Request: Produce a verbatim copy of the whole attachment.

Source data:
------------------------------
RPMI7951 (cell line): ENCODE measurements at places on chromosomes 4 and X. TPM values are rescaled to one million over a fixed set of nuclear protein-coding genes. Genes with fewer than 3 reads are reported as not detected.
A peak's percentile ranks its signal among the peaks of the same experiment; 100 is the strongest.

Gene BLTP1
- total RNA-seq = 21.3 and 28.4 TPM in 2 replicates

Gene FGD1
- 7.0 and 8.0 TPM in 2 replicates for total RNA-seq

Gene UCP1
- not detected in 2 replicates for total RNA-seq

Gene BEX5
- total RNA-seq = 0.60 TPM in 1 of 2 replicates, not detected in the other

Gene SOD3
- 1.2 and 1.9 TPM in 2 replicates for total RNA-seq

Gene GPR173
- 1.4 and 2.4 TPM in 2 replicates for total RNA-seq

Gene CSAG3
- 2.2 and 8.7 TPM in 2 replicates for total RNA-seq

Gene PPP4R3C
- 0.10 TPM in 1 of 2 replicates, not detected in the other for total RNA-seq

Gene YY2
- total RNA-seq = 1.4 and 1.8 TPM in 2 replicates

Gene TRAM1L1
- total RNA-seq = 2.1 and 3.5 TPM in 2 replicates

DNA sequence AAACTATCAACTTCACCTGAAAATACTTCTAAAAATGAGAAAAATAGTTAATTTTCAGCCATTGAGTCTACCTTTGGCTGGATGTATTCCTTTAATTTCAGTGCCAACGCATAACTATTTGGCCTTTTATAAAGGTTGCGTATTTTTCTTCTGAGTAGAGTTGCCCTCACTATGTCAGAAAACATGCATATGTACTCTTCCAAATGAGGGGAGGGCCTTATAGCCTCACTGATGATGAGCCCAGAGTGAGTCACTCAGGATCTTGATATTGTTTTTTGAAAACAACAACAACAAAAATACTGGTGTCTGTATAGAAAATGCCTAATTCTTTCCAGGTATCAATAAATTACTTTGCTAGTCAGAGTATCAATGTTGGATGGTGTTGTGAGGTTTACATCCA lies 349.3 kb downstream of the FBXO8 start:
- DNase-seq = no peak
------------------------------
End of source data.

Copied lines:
RPMI7951 (cell line): ENCODE measurements at places on chromosomes 4 and X. TPM values are rescaled to one million over a fixed set of nuclear protein-coding genes. Genes with fewer than 3 reads are reported as not detected.
A peak's percentile ranks its signal among the peaks of the same experiment; 100 is the strongest.

Gene BLTP1
- total RNA-seq = 21.3 and 28.4 TPM in 2 replicates

Gene FGD1
- 7.0 and 8.0 TPM in 2 replicates for total RNA-seq

Gene UCP1
- not detected in 2 replicates for total RNA-seq

Gene BEX5
- total RNA-seq = 0.60 TPM in 1 of 2 replicates, not detected in the other

Gene SOD3
- 1.2 and 1.9 TPM in 2 replicates for total RNA-seq

Gene GPR173
- 1.4 and 2.4 TPM in 2 replicates for total RNA-seq

Gene CSAG3
- 2.2 and 8.7 TPM in 2 replicates for total RNA-seq

Gene PPP4R3C
- 0.10 TPM in 1 of 2 replicates, not detected in the other for total RNA-seq

Gene YY2
- total RNA-seq = 1.4 and 1.8 TPM in 2 replicates

Gene TRAM1L1
- total RNA-seq = 2.1 and 3.5 TPM in 2 replicates

DNA sequence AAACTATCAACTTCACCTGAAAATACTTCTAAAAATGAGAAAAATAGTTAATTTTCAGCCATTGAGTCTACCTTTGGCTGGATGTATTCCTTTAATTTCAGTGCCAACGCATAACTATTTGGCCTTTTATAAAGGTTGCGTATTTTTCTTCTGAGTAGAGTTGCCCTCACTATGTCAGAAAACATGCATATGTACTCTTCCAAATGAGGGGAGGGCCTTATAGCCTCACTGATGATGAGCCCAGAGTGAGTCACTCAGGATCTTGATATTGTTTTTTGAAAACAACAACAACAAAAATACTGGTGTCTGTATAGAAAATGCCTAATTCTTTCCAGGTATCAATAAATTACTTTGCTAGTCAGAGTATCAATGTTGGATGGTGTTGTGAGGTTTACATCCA lies 349.3 kb downstream of the FBXO8 start:
- DNase-seq = no peak